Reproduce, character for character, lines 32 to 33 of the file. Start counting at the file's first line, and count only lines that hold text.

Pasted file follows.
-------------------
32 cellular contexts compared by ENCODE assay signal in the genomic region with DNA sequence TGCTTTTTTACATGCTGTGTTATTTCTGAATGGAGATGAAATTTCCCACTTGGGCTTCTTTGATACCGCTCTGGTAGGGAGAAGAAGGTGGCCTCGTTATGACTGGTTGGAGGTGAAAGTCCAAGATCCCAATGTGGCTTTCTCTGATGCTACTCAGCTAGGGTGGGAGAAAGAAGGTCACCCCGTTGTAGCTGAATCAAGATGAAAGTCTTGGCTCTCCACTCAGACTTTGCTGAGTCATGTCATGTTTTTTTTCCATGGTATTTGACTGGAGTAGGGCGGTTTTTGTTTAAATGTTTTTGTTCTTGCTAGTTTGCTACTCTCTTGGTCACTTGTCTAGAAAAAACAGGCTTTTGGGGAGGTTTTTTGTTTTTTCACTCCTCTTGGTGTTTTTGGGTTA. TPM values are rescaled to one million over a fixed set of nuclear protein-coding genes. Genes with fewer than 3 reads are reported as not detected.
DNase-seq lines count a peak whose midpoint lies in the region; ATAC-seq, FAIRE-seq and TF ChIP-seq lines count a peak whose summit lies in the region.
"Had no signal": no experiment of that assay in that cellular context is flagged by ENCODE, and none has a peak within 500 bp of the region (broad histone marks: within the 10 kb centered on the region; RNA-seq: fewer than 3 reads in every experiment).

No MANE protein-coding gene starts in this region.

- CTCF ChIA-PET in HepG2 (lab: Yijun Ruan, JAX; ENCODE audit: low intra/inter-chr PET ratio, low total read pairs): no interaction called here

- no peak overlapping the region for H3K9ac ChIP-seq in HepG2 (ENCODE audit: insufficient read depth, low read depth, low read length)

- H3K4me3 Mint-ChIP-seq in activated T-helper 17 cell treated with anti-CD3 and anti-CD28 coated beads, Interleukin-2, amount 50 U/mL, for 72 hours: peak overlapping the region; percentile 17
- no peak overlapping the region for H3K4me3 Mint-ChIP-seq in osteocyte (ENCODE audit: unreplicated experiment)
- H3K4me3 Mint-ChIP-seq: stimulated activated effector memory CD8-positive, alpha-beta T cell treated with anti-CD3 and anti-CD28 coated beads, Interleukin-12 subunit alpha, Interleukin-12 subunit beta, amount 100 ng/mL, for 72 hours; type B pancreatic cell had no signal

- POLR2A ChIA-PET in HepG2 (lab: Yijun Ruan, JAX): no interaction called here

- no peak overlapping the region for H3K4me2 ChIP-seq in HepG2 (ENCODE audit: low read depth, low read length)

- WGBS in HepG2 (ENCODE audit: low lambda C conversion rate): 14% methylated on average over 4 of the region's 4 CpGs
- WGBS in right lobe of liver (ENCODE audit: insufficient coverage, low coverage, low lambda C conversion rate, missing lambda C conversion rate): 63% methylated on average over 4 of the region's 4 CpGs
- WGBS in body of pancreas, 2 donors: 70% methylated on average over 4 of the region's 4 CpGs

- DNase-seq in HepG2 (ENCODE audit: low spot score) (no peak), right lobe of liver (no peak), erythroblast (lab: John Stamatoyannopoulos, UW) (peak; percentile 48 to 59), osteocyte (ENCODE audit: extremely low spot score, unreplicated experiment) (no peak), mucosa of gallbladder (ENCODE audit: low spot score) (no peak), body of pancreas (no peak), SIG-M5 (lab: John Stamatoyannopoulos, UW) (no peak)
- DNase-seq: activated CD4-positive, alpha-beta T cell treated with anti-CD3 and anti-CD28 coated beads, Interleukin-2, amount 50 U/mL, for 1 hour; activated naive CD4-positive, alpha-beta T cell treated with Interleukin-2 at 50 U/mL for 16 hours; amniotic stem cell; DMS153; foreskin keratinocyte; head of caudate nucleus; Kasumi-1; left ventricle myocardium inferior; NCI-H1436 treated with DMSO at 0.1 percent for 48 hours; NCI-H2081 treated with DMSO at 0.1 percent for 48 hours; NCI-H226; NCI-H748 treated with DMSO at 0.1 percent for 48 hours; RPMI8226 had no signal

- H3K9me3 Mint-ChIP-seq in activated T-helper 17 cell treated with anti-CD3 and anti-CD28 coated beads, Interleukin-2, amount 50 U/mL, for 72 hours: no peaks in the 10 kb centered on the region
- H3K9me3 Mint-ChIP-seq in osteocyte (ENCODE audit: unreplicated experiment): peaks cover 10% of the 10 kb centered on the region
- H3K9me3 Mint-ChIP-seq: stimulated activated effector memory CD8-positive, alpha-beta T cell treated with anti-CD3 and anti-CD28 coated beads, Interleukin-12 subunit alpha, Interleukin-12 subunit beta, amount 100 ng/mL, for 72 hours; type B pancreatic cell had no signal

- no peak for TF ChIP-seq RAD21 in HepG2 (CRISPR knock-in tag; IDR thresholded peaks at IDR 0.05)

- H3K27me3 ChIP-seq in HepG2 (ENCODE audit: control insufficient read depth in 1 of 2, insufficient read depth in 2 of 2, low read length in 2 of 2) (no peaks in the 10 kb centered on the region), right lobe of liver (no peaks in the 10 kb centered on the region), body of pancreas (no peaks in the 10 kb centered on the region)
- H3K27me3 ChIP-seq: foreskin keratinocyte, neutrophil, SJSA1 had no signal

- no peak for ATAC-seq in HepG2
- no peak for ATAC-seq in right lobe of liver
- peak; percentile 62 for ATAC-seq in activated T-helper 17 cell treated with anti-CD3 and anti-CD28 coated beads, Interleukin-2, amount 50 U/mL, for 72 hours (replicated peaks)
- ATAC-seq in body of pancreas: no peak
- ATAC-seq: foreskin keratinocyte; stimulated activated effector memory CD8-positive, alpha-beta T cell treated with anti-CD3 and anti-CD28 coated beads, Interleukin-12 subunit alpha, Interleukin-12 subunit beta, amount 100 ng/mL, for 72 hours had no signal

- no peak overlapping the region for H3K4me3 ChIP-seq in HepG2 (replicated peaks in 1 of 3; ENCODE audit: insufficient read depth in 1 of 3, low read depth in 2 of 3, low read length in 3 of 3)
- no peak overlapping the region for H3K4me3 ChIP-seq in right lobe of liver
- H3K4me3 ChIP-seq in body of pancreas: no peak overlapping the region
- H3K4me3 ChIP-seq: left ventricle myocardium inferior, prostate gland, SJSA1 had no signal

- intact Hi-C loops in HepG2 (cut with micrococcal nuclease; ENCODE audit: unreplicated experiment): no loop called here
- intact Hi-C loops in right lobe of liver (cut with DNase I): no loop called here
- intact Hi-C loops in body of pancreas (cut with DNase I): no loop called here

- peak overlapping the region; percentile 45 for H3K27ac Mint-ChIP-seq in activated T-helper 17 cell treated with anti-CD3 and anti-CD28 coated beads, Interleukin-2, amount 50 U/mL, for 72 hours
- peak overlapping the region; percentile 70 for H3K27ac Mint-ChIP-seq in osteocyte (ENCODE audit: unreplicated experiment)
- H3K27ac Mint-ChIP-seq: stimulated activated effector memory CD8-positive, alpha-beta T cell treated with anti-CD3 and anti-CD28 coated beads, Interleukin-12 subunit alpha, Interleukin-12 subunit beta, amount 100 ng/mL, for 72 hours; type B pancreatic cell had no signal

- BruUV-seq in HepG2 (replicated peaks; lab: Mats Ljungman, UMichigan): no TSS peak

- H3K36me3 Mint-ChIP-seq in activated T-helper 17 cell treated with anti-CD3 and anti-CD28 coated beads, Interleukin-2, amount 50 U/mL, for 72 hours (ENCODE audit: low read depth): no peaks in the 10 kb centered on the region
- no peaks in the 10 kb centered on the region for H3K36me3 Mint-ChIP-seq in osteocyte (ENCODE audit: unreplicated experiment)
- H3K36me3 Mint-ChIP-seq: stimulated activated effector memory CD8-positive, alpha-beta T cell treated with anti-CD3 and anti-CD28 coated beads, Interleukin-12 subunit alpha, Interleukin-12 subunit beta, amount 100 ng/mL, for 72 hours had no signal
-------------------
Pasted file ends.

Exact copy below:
- intact Hi-C loops in HepG2 (cut with micrococcal nuclease; ENCODE audit: unreplicated experiment): no loop called here
- intact Hi-C loops in right lobe of liver (cut with DNase I): no loop called here